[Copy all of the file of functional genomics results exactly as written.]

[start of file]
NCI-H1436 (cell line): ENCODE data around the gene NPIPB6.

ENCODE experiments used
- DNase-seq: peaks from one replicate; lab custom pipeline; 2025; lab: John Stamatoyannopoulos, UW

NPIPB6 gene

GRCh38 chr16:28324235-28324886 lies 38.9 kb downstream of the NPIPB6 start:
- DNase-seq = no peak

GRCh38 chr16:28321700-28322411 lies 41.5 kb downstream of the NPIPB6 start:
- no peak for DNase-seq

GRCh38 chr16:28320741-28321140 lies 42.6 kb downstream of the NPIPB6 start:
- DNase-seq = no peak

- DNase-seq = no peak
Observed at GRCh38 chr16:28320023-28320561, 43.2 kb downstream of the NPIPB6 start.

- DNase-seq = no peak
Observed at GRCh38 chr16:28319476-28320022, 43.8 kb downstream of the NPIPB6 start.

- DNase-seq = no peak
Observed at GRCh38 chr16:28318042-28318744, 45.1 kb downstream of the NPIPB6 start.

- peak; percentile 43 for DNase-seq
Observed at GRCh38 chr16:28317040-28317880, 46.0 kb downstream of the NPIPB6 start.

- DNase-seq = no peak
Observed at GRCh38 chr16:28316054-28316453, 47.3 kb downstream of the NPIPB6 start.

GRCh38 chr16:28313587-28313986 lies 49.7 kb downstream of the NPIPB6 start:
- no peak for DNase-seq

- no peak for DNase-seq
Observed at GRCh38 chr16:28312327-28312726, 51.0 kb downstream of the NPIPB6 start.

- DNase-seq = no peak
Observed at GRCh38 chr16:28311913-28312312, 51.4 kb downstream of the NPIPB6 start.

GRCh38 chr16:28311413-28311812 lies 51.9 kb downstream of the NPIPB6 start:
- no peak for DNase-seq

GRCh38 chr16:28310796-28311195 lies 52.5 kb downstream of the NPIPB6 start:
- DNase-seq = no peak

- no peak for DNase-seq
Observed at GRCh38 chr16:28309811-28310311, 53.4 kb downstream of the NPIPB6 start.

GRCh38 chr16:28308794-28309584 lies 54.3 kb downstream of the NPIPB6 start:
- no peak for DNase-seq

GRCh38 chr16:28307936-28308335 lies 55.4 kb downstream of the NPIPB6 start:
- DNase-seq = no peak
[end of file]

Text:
NCI-H1436 (cell line): ENCODE data around the gene NPIPB6.

ENCODE experiments used
- DNase-seq: peaks from one replicate; lab custom pipeline; 2025; lab: John Stamatoyannopoulos, UW

NPIPB6 gene

GRCh38 chr16:28324235-28324886 lies 38.9 kb downstream of the NPIPB6 start:
- DNase-seq = no peak

GRCh38 chr16:28321700-28322411 lies 41.5 kb downstream of the NPIPB6 start:
- no peak for DNase-seq

GRCh38 chr16:28320741-28321140 lies 42.6 kb downstream of the NPIPB6 start:
- DNase-seq = no peak

- DNase-seq = no peak
Observed at GRCh38 chr16:28320023-28320561, 43.2 kb downstream of the NPIPB6 start.

- DNase-seq = no peak
Observed at GRCh38 chr16:28319476-28320022, 43.8 kb downstream of the NPIPB6 start.

- DNase-seq = no peak
Observed at GRCh38 chr16:28318042-28318744, 45.1 kb downstream of the NPIPB6 start.

- peak; percentile 43 for DNase-seq
Observed at GRCh38 chr16:28317040-28317880, 46.0 kb downstream of the NPIPB6 start.

- DNase-seq = no peak
Observed at GRCh38 chr16:28316054-28316453, 47.3 kb downstream of the NPIPB6 start.

GRCh38 chr16:28313587-28313986 lies 49.7 kb downstream of the NPIPB6 start:
- no peak for DNase-seq

- no peak for DNase-seq
Observed at GRCh38 chr16:28312327-28312726, 51.0 kb downstream of the NPIPB6 start.

- DNase-seq = no peak
Observed at GRCh38 chr16:28311913-28312312, 51.4 kb downstream of the NPIPB6 start.

GRCh38 chr16:28311413-28311812 lies 51.9 kb downstream of the NPIPB6 start:
- no peak for DNase-seq

GRCh38 chr16:28310796-28311195 lies 52.5 kb downstream of the NPIPB6 start:
- DNase-seq = no peak

- no peak for DNase-seq
Observed at GRCh38 chr16:28309811-28310311, 53.4 kb downstream of the NPIPB6 start.

GRCh38 chr16:28308794-28309584 lies 54.3 kb downstream of the NPIPB6 start:
- no peak for DNase-seq

GRCh38 chr16:28307936-28308335 lies 55.4 kb downstream of the NPIPB6 start:
- DNase-seq = no peak